Final Project Details/Timeline: June, Elin, Neha, Adrienne

Proposed Timeline for Final Project:

4/3 – 4/7 : Finish muslin prototype, finalize patterns and overall vision of inflatable. Gather fabric needed for inflatable.

4/10 – 4/14: Finish laser cutting and dyeing pieces. If there’s time, begin sewing.

4/17 – 4/21: Sew inflatable and experiment with different embellishments (LED lights, flying parts within, etc)

4/24 – 4/28: Test with fan and make last-minute adjustments.

Materials Needed:

890 square feet of ripstock: all white
Colored Dye: red, blue, purple, yellow, green
Two fans, 12 sandbags

Push/Pull Objects – Neha Choudhari

For my first object, I wanted to make a doll-like figure by combining a spherical and a rectangular shape. I first began making the patchwork body by laser cutting a bunch of little squares and sewing them to create the outline of the rectangular shape. Then, I combined one piece of the sphere with the body. There were a few holes in the patchwork rectangle and head, so I hand-sewed those. Since this was my first time sewing different primary forms together, I noticed that it was difficult visualizing how to sew the shapes together so the right side was only displayed before stuffing.

As an interactive feature of the stuffed doll, I added two baffles connecting the hair to the arms. In order to make the hair, I braided three pieces of fabric. When the hair is pulled, the arms cave inward. When the hand is pulled, the doll’s long arms are revealed and the hair looks like small little space buns.

Doll with space buns and long arms

For my second object, I wanted to explore sewing techniques like darting. I made a flower stem by making a green cylinder and hand-sewed two stuffed leaves on it. Then, to make the flower I put around 4-8 darts on multiple pieces of fabric circles. I used 5 fabric circles total, with each getting smaller and smaller. To combine them, I hand sewed them all one-by-one in their centers. Making this piece was super cool because it showed me how different ways of sewing (in a way that’s not just attaching two pieces of fabric) can resemble fun patterns and objects.

For my last item, I wanted to challenge myself by creating random primary forms and finding interesting ways to manipulate them. I had a cone and a cylinder, so I combined them to l first began by sewing them together. Next, I explored pushing the stuffing to look more rounded, so I added three fabric strips at different parts of the shape. Another thing I really wanted to experiment with was different types of fabric. The pink fur was a bit frustrating to work with because it kept getting caught in the sewing machine, but it was still a good learning experience. To me, this object resembles something from “The Lorax” 🙂

Music Tower – Neha Choudhari

My music tower was inspired by one of my favorite albums/songs, Walking on a Dream by Empire of the Sun. Here’s an image of the album cover:

Drawing from the ethereal castle-like buildings in the image, I made my music tower tall with crosses at the top. In order to fit the playfulness of the scene, I also added a rounded shape with a ball at the top.

The Rhino file is on the class drive.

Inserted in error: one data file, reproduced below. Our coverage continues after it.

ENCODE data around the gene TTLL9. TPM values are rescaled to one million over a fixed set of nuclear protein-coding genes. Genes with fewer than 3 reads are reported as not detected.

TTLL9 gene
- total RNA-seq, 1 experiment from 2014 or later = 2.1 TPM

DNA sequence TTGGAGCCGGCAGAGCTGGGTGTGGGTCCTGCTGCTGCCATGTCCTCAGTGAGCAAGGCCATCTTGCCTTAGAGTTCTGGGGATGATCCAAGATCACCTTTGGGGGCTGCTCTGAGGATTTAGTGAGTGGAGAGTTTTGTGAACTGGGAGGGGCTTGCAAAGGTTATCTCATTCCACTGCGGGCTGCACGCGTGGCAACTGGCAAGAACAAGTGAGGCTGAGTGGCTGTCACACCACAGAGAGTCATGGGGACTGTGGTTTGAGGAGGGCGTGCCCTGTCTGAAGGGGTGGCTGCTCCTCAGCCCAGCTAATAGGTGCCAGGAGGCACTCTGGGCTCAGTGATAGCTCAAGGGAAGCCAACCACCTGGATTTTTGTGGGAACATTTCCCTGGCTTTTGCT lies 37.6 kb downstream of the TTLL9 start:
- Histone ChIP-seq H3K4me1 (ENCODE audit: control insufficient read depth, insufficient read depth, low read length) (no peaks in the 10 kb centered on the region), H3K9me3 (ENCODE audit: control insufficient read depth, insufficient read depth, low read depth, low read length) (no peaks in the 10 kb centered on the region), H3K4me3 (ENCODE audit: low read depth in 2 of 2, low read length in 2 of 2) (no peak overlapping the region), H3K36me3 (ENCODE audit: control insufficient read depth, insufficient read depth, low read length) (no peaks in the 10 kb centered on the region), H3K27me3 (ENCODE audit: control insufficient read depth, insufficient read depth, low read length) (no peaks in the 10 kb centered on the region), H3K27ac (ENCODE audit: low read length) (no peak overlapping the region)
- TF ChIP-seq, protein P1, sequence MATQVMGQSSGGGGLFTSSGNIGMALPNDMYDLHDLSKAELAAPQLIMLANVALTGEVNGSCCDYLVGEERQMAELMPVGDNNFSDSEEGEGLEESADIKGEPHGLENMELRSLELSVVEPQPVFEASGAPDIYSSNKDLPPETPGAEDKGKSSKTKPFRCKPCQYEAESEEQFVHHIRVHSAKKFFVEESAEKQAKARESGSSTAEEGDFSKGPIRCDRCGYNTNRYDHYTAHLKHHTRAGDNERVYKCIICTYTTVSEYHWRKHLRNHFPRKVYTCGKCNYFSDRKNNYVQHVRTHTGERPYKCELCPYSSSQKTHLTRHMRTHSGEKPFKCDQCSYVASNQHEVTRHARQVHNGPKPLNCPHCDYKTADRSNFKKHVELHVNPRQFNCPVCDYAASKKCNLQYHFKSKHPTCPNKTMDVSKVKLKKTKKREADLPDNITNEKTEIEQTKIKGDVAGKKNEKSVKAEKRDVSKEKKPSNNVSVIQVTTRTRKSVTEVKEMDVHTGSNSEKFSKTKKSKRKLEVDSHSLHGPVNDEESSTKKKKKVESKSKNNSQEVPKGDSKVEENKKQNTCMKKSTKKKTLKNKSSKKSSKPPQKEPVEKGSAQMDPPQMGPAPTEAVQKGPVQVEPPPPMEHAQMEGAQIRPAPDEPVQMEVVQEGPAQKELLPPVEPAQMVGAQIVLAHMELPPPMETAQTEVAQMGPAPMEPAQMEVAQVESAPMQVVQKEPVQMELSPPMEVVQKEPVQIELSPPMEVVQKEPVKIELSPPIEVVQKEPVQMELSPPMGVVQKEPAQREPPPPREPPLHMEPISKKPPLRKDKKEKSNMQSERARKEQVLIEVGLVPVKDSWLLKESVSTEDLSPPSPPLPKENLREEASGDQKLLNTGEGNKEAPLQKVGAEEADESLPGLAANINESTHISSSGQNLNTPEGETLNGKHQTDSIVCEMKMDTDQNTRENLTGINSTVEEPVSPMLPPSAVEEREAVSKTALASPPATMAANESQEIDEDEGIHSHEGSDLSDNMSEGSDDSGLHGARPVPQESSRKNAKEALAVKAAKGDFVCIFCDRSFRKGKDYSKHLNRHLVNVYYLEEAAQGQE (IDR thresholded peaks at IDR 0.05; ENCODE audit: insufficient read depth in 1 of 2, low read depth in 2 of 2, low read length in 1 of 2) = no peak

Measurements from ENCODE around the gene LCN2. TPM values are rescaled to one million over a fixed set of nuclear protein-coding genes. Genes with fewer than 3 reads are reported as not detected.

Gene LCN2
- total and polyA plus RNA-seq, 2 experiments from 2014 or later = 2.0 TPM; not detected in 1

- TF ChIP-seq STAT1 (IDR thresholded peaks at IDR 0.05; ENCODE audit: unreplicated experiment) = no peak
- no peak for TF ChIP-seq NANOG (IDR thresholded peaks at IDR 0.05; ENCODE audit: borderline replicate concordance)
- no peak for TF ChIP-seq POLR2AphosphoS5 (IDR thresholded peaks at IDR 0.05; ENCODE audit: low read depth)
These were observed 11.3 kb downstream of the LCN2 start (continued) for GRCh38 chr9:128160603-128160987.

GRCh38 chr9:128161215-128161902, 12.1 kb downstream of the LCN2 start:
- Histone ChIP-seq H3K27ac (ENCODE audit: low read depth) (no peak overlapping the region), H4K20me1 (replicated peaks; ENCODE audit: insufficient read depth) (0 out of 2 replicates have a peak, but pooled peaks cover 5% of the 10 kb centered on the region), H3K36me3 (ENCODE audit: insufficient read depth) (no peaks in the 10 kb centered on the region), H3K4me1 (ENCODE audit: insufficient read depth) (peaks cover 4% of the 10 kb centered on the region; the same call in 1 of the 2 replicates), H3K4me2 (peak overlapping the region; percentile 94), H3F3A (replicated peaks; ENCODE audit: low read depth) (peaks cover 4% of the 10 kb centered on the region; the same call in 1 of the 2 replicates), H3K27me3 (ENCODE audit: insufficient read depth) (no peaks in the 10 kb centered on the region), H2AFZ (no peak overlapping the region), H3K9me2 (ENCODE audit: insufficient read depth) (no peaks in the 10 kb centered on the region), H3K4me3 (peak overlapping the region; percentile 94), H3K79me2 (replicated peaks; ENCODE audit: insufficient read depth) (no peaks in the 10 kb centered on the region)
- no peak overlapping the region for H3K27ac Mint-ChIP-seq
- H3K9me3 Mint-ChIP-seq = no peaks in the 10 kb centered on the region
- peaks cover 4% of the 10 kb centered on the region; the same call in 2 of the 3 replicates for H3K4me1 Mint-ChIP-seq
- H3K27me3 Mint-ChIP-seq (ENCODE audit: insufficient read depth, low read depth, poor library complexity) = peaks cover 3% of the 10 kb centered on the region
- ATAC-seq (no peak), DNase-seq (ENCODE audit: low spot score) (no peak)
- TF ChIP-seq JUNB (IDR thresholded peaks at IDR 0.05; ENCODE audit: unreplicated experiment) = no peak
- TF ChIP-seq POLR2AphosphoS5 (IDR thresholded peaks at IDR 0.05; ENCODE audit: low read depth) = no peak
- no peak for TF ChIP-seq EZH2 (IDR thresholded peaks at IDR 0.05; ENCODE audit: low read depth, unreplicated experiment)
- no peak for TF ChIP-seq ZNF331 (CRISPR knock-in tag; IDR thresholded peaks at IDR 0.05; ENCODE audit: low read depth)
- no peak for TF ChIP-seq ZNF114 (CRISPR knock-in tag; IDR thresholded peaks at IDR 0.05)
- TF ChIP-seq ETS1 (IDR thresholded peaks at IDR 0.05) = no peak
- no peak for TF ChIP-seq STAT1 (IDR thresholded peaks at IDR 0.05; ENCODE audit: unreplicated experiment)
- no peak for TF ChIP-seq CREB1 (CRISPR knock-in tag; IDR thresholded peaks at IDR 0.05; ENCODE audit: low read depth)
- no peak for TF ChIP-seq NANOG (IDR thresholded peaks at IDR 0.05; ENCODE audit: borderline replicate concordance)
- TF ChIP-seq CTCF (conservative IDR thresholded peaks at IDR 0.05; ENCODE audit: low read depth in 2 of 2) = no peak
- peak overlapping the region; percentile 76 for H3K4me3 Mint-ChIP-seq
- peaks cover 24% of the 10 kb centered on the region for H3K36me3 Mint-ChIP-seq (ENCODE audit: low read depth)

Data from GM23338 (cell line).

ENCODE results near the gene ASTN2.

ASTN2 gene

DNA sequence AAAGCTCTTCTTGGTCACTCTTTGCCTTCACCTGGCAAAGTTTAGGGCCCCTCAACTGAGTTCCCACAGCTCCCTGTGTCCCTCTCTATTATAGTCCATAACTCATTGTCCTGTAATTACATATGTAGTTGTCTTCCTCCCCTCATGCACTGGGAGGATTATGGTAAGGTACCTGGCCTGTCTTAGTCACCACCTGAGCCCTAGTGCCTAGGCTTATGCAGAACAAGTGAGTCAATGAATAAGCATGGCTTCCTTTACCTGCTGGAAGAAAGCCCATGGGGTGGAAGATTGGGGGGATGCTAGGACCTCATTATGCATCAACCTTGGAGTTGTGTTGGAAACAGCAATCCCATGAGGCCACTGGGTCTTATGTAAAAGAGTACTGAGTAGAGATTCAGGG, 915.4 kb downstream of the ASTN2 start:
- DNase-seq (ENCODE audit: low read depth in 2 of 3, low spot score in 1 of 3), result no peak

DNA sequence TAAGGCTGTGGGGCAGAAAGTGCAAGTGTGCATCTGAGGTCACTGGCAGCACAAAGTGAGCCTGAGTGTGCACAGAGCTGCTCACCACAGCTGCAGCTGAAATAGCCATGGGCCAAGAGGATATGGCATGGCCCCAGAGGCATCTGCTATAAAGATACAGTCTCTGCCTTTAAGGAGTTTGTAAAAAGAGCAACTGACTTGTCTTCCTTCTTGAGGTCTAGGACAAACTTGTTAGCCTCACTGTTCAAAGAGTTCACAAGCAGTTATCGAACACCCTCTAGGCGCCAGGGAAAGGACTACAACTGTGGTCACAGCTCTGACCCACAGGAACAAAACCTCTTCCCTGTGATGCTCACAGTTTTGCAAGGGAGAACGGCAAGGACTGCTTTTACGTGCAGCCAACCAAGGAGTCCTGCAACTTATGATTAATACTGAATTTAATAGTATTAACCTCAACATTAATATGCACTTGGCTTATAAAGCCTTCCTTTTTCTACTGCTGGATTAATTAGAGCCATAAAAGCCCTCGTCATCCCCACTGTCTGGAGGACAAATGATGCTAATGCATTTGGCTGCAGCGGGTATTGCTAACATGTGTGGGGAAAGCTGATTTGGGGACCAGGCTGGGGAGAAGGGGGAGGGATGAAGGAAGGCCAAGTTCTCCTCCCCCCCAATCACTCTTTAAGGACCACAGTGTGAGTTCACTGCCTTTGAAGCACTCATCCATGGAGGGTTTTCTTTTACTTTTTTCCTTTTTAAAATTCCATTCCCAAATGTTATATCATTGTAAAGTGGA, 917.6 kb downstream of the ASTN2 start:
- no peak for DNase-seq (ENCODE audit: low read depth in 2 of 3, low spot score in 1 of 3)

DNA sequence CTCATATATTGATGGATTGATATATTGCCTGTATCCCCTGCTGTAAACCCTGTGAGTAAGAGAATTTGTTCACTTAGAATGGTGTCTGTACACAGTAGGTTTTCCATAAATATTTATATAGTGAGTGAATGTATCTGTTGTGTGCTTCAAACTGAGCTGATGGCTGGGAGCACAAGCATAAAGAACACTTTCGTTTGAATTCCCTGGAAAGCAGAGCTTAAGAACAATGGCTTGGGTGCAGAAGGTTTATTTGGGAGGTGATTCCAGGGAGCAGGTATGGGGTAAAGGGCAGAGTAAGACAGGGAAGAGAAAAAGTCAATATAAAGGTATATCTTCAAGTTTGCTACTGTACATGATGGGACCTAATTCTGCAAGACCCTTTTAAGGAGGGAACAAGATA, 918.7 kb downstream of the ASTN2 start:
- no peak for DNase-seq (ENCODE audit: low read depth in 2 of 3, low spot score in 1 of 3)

Perspective image of tower:

Top-View Unrolled Images:

Improvisation Inflatables – Neha Choudhari

For my first inflatable, I wanted to explore cylinders and round shapes. I immediately noticed that using a rectangular heat press to seal round shapes meant sealing them at many different angles to cover the circumference. Other than working with round shapes, I also wanted to use bright colors like white and yellow to see if the light would pass through them.

When I placed this inflatable to get light from a nearby window, I saw that the light passed through the bright sections and almost the entire inflatable was illuminated. As shown in the video below, the light passing through the warm colored plastic also exposed all of the areas I taped and heat sealed.

For my second inflatable, I wanted to make something that resembled something we see in everyday life. I also wanted to experiment with heat-sealing harsher edges and corners, as opposed to rounded shapes. Using yellow duct tape, I made the body and the neck of the bee, and heat-sealed it with strips of yellow and black plastic bags. I then went with the yellow duct tape to patch remaining holes.

Inflating the bee was evidence that inflatables aim to conform to spherical/round shapes. Even though the body of the bee was rectangular, the air in it made it swell up on the sides and resemble a cylinder. Also, I’m not sure if it was because the shape was narrow or because there were holes, but this inflatable deflated quicker than the others I made.

For my last inflatable, I wanted to explore random shapes using the scraps of the plastic bags I used for my other inflatables. My method was attaching random segments of the plastic bags together (some with heat seal and some with tape) and then trying to wrap it around to make it 3D. This was a lot harder than I thought it would be because a lot of the jagged shapes I cut did not properly attach to each other without gaping holes. I eventually pieced it together by overlapping pieces and using tape to cover holes.

I really liked how on the back of this inflatable, extra plastic remaining after heat sealing created a border-like outline around the inflatable. I also liked how it looked like a patchwork design because of all the different colors.

Overall, this assignment was a great way to use our creativity to explore different shapes of inflatables. I’m super excited to continue exploring and developing my skills!

Also, these are my sewing samples: